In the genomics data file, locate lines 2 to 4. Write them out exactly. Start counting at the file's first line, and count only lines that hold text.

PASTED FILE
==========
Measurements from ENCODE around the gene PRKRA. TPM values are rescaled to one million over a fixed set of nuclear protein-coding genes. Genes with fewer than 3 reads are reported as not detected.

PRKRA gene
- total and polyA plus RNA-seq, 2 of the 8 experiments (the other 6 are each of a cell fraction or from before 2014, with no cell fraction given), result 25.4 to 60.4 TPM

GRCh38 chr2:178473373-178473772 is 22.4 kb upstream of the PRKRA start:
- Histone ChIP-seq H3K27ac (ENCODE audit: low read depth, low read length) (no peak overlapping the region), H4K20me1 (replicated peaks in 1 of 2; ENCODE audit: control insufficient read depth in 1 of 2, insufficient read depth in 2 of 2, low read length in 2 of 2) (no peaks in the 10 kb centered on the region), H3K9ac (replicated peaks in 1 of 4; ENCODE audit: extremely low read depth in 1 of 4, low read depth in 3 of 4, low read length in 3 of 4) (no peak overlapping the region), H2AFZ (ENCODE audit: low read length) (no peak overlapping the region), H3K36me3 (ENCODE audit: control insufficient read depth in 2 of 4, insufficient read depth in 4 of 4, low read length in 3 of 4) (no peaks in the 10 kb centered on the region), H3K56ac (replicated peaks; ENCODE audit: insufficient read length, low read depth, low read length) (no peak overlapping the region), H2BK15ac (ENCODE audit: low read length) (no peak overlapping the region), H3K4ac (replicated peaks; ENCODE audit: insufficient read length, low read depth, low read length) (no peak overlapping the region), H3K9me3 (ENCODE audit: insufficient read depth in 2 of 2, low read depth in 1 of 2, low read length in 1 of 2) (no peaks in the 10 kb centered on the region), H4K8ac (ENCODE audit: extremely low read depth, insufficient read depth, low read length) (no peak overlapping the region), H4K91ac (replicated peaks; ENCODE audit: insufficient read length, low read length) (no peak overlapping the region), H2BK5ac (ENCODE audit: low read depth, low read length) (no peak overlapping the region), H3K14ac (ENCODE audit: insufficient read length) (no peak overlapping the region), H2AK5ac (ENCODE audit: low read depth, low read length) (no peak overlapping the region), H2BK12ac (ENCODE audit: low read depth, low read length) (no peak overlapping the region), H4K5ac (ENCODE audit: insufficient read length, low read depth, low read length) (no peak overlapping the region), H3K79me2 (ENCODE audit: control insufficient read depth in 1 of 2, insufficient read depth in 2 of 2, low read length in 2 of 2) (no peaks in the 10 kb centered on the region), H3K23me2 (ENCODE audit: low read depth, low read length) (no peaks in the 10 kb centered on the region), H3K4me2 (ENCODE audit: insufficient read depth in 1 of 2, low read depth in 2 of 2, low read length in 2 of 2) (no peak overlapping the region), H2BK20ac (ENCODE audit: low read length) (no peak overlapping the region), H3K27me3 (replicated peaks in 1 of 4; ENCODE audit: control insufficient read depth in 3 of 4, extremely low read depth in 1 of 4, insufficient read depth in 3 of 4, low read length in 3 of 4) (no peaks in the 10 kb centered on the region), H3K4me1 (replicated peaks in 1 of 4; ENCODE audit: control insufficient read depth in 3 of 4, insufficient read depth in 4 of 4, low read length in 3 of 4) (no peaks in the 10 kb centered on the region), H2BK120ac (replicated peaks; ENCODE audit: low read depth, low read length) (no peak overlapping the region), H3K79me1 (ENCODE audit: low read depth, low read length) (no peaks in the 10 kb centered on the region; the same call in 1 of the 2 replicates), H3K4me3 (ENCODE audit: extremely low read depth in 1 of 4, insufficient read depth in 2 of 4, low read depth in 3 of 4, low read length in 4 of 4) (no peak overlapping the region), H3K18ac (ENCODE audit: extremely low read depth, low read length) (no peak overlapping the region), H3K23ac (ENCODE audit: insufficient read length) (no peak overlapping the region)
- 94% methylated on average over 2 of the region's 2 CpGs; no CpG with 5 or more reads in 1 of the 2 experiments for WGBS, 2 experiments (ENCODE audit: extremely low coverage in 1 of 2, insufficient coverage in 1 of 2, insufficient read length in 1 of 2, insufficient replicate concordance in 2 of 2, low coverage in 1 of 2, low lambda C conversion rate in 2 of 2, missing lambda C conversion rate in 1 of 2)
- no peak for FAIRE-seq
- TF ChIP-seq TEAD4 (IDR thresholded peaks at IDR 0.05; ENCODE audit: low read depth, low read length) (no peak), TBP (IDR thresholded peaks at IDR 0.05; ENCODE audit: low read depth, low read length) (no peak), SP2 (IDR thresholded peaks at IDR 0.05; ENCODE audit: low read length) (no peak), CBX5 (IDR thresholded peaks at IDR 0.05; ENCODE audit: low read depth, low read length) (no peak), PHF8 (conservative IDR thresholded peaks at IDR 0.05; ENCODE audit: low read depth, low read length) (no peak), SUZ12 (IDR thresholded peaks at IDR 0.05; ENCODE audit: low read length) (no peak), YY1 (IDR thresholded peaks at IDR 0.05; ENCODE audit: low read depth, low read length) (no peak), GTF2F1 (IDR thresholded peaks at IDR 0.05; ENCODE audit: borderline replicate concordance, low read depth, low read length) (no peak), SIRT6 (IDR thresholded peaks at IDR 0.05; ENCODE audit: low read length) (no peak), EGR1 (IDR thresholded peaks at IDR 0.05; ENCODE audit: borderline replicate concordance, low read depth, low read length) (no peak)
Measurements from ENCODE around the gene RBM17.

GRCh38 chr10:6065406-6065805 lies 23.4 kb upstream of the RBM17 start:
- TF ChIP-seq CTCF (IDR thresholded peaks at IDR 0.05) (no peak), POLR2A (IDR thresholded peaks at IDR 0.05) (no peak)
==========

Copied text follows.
PRKRA gene
- total and polyA plus RNA-seq, 2 of the 8 experiments (the other 6 are each of a cell fraction or from before 2014, with no cell fraction given), result 25.4 to 60.4 TPM

GRCh38 chr2:178473373-178473772 is 22.4 kb upstream of the PRKRA start: